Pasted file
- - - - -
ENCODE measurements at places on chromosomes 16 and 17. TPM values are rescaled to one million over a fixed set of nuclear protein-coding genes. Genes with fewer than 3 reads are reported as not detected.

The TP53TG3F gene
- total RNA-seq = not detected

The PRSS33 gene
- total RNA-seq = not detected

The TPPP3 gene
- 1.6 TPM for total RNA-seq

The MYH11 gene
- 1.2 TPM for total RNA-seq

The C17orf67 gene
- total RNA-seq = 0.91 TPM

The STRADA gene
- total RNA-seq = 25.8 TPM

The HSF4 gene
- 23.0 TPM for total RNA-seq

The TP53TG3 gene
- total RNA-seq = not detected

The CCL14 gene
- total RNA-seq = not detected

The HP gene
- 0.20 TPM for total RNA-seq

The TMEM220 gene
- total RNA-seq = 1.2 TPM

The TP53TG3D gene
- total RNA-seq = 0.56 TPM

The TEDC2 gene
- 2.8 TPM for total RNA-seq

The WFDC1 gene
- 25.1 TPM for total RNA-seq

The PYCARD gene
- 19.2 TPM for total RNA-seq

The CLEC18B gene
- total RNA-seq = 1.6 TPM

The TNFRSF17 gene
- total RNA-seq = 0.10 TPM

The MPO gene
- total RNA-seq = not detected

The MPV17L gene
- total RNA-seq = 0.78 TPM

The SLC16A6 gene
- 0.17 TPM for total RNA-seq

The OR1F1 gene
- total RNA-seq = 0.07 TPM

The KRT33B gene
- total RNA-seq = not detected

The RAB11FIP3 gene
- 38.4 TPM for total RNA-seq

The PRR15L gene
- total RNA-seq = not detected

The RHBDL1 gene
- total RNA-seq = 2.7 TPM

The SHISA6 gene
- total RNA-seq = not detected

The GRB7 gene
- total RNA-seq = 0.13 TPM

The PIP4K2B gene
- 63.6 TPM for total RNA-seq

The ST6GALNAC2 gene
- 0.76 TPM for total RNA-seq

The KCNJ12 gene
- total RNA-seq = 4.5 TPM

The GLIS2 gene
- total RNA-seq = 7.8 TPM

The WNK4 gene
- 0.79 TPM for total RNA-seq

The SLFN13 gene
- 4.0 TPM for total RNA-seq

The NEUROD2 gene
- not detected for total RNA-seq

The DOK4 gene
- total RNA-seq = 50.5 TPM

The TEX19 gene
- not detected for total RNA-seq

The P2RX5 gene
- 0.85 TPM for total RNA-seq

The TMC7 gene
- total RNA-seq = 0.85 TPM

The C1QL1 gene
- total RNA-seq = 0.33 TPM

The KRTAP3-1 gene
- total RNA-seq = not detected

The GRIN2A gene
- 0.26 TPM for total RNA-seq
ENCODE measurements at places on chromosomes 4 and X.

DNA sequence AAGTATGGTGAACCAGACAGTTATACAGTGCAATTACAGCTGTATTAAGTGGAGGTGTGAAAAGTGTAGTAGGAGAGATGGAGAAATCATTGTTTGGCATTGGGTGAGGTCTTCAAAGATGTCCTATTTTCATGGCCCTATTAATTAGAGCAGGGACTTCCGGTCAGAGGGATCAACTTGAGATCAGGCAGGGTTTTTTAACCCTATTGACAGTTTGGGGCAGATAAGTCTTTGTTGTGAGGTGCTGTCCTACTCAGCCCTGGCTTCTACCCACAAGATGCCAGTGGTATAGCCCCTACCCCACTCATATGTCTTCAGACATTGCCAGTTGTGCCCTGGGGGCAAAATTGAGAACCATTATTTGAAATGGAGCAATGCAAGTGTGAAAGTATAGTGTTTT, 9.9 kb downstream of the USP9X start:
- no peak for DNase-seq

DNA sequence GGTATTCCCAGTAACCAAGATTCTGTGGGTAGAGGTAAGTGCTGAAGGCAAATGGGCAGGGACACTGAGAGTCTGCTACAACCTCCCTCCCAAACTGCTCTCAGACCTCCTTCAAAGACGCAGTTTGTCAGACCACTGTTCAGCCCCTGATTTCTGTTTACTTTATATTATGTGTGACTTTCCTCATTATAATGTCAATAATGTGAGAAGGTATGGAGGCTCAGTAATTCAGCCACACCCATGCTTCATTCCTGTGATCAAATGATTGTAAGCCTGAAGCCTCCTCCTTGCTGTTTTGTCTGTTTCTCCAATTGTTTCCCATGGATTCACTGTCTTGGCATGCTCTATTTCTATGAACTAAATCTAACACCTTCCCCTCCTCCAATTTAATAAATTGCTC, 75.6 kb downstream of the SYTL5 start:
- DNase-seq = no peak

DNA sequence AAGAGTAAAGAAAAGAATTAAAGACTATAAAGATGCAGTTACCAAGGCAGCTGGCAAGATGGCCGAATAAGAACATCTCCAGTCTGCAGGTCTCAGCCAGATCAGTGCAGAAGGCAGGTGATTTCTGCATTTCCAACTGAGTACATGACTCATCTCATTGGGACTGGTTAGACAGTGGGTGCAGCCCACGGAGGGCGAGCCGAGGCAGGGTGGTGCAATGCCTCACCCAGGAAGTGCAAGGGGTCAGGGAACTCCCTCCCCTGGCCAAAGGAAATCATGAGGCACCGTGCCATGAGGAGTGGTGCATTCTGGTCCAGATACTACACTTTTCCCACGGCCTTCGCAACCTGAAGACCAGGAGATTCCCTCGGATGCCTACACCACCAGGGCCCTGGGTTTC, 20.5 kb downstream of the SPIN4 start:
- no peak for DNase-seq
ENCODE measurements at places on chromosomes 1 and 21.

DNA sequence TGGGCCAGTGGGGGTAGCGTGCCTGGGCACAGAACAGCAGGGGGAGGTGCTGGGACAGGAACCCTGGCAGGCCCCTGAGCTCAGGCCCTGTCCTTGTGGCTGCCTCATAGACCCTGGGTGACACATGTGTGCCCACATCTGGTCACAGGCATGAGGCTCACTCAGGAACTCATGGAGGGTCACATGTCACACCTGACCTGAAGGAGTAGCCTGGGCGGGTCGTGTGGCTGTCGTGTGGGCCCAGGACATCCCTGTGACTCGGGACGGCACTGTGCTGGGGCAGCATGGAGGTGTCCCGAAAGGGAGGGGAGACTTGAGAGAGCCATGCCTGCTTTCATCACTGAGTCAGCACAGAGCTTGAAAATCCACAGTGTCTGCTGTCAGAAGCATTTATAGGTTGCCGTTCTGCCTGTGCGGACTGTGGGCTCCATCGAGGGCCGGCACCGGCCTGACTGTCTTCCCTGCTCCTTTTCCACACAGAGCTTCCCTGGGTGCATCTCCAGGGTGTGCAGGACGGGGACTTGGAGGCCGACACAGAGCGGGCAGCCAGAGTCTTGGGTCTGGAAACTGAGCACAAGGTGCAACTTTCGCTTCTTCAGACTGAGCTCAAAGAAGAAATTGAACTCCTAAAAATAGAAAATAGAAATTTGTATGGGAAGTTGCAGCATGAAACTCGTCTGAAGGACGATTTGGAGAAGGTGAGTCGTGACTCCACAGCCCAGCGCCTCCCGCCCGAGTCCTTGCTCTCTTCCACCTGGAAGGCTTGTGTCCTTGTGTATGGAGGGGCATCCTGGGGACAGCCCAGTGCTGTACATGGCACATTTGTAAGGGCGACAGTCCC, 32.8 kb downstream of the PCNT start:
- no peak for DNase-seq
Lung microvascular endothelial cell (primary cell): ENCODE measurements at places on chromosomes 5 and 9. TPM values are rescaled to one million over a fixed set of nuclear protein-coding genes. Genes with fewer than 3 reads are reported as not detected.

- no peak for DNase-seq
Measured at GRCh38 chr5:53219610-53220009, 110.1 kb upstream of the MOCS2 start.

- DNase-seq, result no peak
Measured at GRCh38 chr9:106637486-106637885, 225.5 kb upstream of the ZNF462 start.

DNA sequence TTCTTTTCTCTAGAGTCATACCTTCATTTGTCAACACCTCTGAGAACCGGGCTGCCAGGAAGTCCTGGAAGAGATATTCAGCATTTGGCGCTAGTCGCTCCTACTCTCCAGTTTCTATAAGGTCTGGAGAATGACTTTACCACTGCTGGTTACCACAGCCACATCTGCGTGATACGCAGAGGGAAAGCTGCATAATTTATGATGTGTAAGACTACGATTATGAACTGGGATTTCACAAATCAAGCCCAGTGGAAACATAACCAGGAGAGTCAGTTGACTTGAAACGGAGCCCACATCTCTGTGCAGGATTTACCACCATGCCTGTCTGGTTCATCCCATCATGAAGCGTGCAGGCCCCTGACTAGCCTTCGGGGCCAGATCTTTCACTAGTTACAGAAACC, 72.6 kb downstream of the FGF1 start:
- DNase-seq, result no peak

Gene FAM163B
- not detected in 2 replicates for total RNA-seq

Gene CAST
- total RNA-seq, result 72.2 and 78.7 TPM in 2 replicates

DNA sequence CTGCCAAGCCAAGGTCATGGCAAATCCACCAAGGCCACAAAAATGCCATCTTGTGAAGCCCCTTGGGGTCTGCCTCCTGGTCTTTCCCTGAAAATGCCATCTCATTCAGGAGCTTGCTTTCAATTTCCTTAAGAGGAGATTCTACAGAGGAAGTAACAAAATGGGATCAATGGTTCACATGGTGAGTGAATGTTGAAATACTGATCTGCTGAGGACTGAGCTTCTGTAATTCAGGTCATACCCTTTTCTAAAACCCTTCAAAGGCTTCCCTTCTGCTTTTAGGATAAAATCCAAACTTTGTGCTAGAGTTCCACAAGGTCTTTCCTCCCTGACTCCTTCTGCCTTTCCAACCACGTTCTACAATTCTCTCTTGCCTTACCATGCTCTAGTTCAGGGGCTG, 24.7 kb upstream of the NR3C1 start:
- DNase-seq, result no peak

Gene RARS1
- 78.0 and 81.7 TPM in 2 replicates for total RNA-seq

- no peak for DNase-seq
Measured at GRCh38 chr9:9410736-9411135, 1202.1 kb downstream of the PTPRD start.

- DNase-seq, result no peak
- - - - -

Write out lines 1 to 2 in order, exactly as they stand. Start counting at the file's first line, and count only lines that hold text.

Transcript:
ENCODE measurements at places on chromosomes 16 and 17. TPM values are rescaled to one million over a fixed set of nuclear protein-coding genes. Genes with fewer than 3 reads are reported as not detected.

The TP53TG3F gene